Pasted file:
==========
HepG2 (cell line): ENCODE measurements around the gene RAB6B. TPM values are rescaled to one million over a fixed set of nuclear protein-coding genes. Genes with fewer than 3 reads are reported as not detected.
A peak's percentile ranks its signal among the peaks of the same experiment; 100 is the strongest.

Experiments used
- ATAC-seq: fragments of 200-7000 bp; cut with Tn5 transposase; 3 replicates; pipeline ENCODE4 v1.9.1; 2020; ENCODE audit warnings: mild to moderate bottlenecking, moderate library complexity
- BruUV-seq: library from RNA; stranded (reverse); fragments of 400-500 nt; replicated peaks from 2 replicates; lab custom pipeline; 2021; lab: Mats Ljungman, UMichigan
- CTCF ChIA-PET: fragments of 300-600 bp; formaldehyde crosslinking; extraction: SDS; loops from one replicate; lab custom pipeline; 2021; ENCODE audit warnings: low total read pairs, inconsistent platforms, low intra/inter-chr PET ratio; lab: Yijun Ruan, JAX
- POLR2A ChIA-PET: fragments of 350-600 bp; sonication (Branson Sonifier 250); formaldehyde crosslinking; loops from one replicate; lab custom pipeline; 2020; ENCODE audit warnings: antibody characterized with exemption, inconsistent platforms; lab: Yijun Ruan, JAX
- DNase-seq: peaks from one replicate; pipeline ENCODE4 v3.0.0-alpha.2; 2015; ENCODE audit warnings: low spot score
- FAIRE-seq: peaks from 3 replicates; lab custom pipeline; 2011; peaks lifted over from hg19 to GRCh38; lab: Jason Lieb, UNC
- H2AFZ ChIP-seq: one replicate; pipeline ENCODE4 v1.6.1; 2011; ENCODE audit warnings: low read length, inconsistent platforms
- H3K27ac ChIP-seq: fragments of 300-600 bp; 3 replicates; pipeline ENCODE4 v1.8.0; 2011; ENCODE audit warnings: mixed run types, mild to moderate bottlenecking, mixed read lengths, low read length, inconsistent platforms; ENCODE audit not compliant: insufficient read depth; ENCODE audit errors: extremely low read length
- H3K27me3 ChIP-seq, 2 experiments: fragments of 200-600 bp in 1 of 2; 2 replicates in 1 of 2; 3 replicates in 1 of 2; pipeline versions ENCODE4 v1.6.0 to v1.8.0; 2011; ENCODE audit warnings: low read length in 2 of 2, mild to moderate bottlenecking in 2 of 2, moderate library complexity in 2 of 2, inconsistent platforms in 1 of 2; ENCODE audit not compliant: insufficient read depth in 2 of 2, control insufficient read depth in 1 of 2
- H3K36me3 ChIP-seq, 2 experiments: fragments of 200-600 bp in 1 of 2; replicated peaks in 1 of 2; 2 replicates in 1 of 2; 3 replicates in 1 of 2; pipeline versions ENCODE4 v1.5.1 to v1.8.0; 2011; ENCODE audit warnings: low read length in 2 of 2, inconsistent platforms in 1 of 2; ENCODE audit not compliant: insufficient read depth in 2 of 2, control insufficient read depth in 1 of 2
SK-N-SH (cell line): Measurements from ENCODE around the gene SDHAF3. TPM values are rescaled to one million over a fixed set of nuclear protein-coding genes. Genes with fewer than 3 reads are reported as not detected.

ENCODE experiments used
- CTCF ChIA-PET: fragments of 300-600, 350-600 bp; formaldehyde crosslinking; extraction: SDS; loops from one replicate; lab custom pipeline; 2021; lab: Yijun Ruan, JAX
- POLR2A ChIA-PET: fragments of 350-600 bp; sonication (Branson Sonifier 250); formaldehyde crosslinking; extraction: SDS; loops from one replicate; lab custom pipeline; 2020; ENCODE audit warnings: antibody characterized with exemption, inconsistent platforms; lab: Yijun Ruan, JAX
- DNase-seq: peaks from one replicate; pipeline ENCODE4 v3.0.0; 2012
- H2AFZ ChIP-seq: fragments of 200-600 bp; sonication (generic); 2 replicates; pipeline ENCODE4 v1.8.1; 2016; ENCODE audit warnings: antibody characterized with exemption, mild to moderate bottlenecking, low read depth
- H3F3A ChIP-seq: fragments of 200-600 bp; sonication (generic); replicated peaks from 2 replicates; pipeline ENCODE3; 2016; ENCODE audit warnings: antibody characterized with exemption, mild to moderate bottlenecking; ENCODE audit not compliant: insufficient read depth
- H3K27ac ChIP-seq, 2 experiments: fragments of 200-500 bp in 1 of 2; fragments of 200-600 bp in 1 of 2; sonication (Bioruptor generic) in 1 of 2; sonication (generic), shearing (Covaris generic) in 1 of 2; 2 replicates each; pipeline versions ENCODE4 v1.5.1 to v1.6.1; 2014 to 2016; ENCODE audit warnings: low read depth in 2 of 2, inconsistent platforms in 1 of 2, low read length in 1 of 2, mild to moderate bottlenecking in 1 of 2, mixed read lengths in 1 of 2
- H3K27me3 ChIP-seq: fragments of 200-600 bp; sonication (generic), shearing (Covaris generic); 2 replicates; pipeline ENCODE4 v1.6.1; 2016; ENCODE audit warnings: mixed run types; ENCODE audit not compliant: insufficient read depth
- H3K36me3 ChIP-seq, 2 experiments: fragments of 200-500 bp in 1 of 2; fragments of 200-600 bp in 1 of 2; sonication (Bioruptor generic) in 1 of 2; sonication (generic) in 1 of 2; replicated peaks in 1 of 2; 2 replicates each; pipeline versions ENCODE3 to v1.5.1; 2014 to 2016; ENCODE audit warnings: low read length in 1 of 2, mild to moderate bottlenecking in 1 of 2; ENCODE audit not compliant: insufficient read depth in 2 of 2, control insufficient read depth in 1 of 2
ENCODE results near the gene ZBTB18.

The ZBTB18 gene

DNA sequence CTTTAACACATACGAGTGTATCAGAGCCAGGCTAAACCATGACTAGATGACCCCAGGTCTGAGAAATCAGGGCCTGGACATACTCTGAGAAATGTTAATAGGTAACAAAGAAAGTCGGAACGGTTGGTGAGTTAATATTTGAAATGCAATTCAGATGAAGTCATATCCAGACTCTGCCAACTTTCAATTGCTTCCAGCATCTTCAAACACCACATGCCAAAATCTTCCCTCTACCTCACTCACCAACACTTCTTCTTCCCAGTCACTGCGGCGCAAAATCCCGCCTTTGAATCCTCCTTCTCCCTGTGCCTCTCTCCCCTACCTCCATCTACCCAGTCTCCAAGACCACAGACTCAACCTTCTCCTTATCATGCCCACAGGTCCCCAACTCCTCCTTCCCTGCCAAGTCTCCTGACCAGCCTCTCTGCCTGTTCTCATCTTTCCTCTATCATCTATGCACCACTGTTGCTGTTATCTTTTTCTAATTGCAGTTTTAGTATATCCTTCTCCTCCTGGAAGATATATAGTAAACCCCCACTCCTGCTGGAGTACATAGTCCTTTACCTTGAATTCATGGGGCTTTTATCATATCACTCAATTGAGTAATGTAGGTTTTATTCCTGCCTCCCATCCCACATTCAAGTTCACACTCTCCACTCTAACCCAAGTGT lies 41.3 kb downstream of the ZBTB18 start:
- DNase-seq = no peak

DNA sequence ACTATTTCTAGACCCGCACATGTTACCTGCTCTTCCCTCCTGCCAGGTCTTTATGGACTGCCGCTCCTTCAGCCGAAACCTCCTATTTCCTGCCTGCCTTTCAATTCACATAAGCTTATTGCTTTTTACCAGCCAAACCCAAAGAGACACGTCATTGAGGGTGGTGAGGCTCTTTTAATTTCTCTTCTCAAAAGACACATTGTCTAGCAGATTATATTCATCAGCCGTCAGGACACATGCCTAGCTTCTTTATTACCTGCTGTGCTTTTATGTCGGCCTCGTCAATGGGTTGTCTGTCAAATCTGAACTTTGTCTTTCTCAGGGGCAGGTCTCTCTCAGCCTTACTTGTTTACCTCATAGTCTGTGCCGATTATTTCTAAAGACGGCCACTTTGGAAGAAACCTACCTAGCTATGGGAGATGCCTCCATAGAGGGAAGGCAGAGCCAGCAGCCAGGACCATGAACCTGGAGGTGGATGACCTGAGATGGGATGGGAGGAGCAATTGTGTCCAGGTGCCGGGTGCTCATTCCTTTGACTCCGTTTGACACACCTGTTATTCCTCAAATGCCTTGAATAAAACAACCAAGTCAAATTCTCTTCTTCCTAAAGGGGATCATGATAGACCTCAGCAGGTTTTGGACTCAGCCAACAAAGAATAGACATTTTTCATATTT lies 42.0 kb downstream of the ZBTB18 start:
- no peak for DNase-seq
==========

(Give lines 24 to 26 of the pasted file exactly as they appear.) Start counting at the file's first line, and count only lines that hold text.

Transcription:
ENCODE results near the gene ZBTB18.

The ZBTB18 gene

DNA sequence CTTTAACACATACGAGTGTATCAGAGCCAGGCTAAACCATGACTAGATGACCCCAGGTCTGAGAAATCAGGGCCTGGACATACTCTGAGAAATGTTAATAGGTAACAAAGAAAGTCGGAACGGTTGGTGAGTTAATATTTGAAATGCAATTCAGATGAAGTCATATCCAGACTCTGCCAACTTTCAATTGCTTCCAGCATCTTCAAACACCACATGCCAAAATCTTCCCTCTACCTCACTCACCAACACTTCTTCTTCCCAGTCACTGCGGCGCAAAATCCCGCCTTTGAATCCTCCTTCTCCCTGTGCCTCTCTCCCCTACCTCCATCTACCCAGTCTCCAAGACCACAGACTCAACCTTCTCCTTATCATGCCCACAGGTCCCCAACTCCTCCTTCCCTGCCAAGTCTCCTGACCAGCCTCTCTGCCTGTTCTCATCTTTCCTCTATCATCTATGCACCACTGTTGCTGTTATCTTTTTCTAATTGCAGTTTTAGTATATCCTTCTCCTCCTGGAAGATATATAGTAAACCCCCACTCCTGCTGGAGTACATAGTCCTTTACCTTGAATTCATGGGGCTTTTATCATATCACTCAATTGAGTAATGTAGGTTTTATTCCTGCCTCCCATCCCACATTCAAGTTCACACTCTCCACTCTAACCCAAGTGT lies 41.3 kb downstream of the ZBTB18 start: